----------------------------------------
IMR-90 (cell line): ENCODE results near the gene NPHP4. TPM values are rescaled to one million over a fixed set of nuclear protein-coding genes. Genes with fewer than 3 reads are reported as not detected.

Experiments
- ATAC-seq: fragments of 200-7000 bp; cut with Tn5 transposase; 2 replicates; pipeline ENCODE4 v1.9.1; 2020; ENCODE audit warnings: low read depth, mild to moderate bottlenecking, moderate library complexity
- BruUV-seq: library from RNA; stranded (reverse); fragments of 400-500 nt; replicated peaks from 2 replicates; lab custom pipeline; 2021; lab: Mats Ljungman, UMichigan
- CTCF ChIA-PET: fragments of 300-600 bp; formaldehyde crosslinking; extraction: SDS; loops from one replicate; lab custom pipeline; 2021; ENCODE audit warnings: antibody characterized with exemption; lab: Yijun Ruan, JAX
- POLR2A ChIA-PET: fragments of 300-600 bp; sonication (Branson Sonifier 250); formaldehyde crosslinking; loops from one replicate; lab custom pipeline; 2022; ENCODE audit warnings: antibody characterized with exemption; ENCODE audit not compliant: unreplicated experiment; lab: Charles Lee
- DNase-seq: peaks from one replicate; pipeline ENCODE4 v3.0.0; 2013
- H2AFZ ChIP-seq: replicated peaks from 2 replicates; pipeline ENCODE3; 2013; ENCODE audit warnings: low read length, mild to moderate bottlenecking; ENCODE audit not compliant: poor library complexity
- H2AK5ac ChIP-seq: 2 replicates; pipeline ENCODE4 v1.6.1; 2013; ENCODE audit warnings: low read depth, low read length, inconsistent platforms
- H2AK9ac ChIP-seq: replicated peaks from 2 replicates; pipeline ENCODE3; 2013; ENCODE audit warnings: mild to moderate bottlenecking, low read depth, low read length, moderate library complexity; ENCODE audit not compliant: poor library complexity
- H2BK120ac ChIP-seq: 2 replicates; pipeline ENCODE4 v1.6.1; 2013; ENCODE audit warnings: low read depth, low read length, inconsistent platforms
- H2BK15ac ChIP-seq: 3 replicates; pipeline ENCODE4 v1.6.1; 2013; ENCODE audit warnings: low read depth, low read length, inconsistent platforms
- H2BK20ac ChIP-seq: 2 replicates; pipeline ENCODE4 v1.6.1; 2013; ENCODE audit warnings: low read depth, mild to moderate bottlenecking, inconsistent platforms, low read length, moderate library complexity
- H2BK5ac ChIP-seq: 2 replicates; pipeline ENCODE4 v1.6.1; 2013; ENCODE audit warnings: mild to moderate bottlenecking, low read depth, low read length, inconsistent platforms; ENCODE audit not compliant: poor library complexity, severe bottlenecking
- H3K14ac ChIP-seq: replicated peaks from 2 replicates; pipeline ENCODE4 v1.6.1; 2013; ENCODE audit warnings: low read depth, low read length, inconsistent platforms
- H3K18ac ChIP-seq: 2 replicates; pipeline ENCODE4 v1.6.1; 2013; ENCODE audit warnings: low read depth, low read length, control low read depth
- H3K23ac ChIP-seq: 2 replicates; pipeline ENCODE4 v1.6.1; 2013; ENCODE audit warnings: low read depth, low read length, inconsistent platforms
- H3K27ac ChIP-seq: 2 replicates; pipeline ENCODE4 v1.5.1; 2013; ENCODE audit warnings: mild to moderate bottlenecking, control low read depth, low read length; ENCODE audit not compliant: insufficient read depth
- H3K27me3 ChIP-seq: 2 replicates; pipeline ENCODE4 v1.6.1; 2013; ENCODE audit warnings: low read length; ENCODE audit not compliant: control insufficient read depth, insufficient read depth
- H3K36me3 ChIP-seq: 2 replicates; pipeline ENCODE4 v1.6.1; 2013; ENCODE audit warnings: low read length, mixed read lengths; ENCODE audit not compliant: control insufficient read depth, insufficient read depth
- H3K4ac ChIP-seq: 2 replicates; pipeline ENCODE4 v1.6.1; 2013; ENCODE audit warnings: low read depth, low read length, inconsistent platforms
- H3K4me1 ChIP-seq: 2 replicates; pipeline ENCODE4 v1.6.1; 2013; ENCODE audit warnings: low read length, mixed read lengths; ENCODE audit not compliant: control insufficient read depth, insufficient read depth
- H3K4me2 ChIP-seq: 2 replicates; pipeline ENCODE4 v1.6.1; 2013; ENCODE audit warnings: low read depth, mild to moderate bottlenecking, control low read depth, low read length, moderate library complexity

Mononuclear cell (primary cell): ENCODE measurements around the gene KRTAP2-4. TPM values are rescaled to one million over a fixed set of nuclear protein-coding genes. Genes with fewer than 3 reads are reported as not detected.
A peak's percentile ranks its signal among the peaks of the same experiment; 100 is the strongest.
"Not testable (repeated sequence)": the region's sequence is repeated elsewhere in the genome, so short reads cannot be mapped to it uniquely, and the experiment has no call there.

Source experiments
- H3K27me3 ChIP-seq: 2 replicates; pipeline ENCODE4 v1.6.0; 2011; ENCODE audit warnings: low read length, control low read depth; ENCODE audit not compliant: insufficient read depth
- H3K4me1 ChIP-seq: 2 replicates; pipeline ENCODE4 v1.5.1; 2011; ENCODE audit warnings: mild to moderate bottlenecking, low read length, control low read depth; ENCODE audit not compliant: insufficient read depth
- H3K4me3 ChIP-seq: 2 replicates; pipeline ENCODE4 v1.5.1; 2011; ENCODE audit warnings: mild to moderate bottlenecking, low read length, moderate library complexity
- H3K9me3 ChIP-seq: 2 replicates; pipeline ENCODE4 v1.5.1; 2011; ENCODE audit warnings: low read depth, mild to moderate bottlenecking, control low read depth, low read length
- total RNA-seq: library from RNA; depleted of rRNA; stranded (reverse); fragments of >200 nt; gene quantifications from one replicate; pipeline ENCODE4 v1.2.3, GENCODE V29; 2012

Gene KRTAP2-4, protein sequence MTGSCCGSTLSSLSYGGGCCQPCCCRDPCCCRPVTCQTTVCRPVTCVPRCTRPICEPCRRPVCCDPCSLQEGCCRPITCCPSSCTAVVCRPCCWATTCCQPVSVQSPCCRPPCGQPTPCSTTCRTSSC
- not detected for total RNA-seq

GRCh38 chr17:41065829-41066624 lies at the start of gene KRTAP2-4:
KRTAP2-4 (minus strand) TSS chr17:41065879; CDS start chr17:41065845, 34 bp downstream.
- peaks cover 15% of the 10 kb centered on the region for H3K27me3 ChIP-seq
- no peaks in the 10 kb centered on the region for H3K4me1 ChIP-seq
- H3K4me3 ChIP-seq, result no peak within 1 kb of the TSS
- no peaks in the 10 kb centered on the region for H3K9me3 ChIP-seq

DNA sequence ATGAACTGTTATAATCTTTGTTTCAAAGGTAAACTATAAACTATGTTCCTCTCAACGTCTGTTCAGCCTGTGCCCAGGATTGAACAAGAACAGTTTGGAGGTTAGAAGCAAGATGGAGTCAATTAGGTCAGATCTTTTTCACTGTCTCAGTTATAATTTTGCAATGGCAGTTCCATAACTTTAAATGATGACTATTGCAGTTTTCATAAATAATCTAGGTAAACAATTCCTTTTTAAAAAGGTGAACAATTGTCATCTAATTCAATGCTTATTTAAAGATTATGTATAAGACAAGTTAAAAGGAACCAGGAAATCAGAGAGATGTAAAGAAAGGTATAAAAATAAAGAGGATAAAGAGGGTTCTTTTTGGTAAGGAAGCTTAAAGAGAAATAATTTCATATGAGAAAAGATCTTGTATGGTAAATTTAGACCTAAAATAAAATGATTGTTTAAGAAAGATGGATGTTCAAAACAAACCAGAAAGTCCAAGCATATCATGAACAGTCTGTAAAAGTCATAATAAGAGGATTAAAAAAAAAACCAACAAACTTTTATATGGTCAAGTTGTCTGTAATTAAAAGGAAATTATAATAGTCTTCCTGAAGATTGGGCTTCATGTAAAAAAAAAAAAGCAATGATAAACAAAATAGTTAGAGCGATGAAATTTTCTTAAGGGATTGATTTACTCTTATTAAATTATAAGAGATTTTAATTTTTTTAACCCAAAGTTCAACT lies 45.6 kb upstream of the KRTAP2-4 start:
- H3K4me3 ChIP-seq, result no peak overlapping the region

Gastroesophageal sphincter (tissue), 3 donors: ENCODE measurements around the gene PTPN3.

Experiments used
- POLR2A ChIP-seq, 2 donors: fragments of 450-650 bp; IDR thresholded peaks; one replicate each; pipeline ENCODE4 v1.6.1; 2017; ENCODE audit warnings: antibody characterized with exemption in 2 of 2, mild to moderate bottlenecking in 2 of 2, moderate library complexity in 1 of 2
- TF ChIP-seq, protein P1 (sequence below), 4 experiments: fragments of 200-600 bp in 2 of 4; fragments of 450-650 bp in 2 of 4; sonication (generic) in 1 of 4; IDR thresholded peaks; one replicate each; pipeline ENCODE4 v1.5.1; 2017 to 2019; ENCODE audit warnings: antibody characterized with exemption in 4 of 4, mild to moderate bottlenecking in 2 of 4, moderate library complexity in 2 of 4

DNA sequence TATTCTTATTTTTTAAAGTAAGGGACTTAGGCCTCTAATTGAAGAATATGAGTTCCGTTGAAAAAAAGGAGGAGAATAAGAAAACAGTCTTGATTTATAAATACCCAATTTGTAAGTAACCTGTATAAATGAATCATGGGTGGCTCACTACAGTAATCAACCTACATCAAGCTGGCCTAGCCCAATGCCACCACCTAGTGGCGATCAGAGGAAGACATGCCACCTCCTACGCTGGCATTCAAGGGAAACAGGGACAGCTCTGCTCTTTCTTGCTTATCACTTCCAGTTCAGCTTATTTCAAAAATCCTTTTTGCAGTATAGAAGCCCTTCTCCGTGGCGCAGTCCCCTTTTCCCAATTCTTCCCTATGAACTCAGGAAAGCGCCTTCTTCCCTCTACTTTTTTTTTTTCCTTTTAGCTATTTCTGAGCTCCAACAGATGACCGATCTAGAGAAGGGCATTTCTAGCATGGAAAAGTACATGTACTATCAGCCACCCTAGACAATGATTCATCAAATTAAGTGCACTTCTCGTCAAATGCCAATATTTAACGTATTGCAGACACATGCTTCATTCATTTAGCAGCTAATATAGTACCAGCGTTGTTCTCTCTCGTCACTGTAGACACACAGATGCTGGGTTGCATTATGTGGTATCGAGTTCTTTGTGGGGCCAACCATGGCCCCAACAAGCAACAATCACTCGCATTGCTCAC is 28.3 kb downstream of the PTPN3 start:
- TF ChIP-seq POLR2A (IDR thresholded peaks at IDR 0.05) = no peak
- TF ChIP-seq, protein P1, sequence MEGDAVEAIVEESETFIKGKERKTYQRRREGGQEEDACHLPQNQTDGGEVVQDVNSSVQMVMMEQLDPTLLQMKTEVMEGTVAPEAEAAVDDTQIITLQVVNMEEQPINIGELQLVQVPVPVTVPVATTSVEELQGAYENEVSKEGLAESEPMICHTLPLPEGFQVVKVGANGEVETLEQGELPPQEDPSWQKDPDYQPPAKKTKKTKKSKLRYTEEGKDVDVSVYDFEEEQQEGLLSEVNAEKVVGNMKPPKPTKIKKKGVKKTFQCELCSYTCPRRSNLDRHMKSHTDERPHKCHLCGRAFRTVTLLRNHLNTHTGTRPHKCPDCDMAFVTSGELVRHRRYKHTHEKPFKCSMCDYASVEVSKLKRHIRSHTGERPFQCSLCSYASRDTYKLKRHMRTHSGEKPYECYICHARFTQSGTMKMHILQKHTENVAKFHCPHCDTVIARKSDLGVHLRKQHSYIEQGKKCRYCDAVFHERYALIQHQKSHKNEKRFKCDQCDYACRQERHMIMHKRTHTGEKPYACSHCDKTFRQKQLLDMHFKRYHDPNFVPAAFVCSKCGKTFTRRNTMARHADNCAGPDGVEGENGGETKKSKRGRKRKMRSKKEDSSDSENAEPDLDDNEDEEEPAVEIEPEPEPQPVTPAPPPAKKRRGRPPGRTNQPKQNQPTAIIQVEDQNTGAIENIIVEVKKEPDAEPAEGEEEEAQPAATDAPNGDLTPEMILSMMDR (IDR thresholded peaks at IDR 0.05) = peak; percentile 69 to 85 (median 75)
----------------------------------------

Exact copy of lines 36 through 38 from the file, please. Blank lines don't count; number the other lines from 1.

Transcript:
KRTAP2-4 (minus strand) TSS chr17:41065879; CDS start chr17:41065845, 34 bp downstream.
- peaks cover 15% of the 10 kb centered on the region for H3K27me3 ChIP-seq
- no peaks in the 10 kb centered on the region for H3K4me1 ChIP-seq